Then there is the sense of community as you join with like-minded people at a local knitting circle or attend a fibre festival and talk to the indie-dyers and spinners and yarn-producers and farmers at the event. A little story here: I was a vendor at an event a few years ago, and a fellow vendor and I looked around during a quieter moment. We saw the wonderful diverse collection of festival attendees, in their brightly coloured or subtle handspun and hand knit clothes and funky hairstyles and shoes, and all the amazing wares of the vendors, and the noisy, vibrant hubbub of happy people talking to each other. One of us said “I wish this was real-life”, meaning, we wished the rest of the world looked like this all the time, instead of mundane formal business clothing and everyone in their own personal vacuum gazing down at their cell phone.
When you engage in a fibre craft, you are actually connecting with tens of thousands of years of tradition. Among other things, women’s (mostly) textile expertise helped clothe us so we could spread to colder parts of the world and helped make sails so we could explore beyond our shores. And in producing clothes for their families, and gifts for special events, the impulse to decorate and add beauty to the simplest products shows through again and again.
Come out and see what all the buzz is about, bring your friends and family and especially the younger members of your clan to share the life-long gift of an interest in fibre and the textile crafts.
The second annual Sunshine Fibre Fest takes place in ODAS Park, Orillia, Saturday May 2, a great road trip accessible from much of southern Ontario. And if you can’t make it to Orillia, seek out your local fibre festival or farmers market to experience some digital detoxification!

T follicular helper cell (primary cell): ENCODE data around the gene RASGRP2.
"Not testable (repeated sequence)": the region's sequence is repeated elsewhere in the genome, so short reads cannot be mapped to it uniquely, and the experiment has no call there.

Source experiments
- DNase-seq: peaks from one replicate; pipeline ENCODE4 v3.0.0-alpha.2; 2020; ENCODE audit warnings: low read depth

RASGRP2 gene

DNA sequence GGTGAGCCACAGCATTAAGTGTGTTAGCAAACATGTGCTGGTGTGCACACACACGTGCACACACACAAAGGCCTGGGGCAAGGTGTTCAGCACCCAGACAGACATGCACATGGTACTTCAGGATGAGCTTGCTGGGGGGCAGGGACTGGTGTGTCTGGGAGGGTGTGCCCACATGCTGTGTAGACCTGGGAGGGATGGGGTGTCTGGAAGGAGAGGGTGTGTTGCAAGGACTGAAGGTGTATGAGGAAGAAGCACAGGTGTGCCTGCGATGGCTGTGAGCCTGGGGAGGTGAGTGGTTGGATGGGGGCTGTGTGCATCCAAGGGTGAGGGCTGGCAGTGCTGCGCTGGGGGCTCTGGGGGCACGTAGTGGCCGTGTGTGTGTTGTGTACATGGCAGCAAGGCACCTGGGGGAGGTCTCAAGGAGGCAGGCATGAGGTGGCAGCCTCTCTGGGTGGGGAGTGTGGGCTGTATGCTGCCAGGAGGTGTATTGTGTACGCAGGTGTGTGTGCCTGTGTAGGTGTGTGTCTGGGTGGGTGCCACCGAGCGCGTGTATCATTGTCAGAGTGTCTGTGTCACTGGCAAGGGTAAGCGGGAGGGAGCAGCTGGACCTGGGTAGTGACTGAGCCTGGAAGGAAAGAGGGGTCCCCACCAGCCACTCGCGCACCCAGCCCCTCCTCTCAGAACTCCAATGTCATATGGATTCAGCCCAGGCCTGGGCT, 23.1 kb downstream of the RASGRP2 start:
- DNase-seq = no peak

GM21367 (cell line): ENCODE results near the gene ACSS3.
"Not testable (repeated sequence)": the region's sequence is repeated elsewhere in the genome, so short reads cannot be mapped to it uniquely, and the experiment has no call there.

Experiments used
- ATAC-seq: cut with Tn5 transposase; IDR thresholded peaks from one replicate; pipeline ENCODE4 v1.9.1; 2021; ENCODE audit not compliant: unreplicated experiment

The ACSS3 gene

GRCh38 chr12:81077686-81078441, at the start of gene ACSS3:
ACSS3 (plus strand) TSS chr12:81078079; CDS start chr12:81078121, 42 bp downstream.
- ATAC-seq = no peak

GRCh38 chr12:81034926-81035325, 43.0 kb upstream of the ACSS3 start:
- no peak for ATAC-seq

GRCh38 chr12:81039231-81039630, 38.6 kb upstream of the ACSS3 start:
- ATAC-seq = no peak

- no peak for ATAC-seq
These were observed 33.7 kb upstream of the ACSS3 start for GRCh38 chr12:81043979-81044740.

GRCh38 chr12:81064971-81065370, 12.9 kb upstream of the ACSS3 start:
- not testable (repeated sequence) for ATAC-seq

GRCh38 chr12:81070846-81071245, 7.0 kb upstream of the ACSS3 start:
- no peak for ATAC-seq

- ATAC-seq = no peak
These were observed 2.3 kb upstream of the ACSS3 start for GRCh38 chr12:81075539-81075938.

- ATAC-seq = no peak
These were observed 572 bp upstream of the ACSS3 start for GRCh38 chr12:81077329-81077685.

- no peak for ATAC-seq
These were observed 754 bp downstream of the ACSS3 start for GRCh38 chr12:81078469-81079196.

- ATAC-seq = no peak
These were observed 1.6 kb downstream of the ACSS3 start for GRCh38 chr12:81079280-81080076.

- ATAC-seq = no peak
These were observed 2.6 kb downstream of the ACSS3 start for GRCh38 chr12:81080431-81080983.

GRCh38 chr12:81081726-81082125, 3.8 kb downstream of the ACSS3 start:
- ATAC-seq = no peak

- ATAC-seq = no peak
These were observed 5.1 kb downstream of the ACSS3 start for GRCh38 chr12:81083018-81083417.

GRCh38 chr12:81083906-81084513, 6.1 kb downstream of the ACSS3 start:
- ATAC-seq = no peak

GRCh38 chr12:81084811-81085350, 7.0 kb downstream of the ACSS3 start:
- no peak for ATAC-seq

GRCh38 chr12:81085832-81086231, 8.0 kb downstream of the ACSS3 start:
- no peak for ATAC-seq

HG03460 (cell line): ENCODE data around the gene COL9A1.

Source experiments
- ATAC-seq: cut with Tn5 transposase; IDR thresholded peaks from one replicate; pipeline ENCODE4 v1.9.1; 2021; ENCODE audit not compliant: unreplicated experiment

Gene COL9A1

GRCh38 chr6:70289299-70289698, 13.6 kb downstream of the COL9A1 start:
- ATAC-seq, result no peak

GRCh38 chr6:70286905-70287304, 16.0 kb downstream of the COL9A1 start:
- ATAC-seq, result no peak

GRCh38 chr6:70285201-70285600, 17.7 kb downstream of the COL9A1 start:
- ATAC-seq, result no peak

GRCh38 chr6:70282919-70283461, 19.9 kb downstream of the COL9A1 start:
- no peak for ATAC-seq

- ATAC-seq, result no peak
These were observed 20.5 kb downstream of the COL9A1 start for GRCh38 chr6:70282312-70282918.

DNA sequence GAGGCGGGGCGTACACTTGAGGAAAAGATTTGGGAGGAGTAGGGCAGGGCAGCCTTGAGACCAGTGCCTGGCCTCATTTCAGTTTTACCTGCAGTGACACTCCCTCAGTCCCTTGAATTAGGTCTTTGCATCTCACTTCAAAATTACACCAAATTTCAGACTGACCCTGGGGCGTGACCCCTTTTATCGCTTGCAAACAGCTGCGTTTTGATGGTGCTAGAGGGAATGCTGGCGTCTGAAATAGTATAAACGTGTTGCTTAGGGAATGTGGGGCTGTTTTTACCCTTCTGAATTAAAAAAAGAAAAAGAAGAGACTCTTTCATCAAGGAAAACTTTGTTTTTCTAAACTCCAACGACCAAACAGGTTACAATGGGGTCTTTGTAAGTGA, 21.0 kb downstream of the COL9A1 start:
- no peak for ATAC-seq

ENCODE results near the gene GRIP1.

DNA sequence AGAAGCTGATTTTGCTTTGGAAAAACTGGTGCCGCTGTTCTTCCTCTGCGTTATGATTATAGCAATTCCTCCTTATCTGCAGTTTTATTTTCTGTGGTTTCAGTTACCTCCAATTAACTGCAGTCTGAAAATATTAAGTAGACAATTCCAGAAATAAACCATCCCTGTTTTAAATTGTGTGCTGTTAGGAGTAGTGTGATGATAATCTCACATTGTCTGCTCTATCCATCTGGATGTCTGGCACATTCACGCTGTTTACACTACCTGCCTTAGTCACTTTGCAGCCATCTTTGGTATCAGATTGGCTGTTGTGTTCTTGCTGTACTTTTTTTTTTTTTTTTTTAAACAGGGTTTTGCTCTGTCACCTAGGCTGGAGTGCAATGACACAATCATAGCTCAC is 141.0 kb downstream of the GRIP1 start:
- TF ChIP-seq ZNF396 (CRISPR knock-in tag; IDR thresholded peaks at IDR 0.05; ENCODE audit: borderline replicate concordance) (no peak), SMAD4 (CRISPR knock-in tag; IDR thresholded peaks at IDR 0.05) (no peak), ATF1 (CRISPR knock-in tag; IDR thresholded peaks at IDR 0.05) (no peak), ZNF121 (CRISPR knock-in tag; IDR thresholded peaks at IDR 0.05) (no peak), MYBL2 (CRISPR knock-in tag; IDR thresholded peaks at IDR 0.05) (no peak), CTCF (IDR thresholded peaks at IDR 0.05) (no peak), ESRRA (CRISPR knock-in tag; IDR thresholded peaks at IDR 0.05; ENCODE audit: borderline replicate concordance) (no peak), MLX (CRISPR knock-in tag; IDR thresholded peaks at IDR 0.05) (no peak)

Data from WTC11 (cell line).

Saturday May 2, 2020
ODAS Park, Orillia
9:30 a.m. – 4 p.m.
Admission: $5 12 and under $3
Second annual fabulous fleece and fibre festival featuring diverse vendors, demonstrations, live animals and more. See the fibre animals in the barn. Watch and try spinning, weaving, felting and other textile crafts, and see the vintage sock machine at work. Vendors will be selling all kinds of fibres, yarns, accessories and finished items. Lunch and snacks available on-site with vegetarian, vegan and gluten-free options.
Join our back-to-basics revolution
|for more info e-mail Marie firstname.lastname@example.org or call Sheila (705) 423-9695 www.sunshinefibrefest.ca|
More than 40 years ago, in 1976, James Lawrence pasted together the first edition of Harrowsmith magazine on his kitchen table in rural Ontario. Totally unique, it was the first Canadian magazine to focus on organic living, alternative energy sources, and a country lifestyle. Lawrence’s ode to back-to- the-land virtues quickly attracted legions of fans and soon became Canada’s bible for rural living.